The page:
Intellectual property is vital to the EU’s economy. Making sure that it is well protected within
the single market is thus a key element of the Union’s competitiveness. With this in mind, the
European Court of Auditors is starting an audit to assess the effectiveness of the EU’s
intellectual property protection system.
Intellectual property is crucially important to the European economy. Intellectual property rights
(IPRs) provide an incentive for innovation, creativity and technological development. IPRs also offer
protection from unauthorised copying and therefore prevent counterfeiting and piracy. These are a
complex and growing problem. Besides being economically damaging, they can also be a public
safety issue, as clearly illustrated during the COVID-19 pandemic.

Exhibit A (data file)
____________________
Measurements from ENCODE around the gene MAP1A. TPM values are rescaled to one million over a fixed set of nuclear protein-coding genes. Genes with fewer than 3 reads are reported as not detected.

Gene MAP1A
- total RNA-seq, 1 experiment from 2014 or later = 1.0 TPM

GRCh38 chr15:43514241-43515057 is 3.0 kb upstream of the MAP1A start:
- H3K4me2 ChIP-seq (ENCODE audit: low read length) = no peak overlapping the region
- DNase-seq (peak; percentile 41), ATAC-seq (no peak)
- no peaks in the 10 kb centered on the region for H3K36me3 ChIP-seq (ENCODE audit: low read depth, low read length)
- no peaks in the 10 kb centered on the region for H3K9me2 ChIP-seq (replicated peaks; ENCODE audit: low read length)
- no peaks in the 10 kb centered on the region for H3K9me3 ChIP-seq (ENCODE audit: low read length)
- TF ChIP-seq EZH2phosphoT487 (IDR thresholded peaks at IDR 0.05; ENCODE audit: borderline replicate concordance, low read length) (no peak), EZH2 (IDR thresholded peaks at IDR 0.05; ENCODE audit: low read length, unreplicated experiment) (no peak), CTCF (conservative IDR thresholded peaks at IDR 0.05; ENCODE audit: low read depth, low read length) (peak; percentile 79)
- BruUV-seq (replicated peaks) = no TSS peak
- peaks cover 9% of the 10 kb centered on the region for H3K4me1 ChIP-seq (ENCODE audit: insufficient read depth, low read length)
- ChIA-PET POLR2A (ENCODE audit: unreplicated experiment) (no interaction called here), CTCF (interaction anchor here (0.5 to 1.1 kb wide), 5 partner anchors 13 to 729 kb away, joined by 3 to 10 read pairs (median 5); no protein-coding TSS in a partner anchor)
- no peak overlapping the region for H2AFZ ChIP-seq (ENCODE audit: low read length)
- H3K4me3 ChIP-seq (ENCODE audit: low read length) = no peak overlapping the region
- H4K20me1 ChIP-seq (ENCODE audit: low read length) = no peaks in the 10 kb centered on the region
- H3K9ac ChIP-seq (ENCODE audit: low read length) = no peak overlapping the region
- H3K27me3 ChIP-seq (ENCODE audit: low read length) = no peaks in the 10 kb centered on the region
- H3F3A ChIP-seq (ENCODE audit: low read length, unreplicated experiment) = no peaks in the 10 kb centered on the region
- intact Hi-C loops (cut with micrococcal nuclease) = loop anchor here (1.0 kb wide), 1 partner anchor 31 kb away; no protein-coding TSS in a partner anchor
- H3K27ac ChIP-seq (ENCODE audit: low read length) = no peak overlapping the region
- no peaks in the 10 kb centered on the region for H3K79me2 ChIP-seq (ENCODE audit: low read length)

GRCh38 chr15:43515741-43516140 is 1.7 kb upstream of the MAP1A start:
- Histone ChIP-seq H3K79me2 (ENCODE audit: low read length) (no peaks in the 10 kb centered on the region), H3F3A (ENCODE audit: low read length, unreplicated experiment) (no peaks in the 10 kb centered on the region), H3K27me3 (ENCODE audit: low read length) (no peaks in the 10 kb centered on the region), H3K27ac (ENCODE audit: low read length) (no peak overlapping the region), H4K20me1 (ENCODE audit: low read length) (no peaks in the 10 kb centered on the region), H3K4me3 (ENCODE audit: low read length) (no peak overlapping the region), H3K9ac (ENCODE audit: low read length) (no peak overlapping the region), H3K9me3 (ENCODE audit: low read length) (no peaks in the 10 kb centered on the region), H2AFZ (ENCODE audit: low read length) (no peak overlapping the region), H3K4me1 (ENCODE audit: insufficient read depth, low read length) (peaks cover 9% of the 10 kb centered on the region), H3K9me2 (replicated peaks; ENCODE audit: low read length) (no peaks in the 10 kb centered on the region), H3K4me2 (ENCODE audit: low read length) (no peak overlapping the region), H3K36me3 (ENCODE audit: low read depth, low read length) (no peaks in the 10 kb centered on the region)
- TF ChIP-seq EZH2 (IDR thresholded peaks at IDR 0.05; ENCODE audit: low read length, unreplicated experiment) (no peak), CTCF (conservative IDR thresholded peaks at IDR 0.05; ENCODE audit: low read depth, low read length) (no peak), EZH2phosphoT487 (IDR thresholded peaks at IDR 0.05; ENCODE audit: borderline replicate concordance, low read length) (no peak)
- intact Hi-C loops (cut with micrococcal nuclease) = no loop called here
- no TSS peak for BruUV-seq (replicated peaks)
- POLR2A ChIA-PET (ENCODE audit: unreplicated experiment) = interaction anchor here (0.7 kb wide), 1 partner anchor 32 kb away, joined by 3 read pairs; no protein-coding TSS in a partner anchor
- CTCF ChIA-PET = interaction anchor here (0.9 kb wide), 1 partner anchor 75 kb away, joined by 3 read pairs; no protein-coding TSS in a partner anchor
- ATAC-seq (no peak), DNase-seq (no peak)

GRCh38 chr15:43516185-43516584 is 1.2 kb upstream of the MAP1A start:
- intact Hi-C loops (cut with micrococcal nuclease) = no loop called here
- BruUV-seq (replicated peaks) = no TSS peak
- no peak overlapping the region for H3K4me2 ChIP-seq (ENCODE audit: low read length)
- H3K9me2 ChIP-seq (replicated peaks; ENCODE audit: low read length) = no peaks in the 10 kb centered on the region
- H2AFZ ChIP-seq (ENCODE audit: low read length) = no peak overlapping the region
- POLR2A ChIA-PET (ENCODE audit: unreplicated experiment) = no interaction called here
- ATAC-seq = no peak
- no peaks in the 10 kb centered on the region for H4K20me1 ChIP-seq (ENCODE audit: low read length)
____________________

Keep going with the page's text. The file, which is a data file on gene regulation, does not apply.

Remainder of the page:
This is especially true in a number of sectors where EU businesses are world leaders: clothing,
luxury goods and pharmaceuticals to name but a few. It is estimated that industries relying heavily
on intellectual property generate almost 45 % of the EU’s GDP, worth €6.6 trillion, while providing
almost a third of total EU employment.
“Without effective means of enforcing intellectual property rights, innovation and creativity are
discouraged and investment diminished”, said Ildikó Gáll-Pelcz, the Member of the European
Court of Auditors responsible for the audit. “IPRs are therefore of paramount importance for the
success of the internal market.”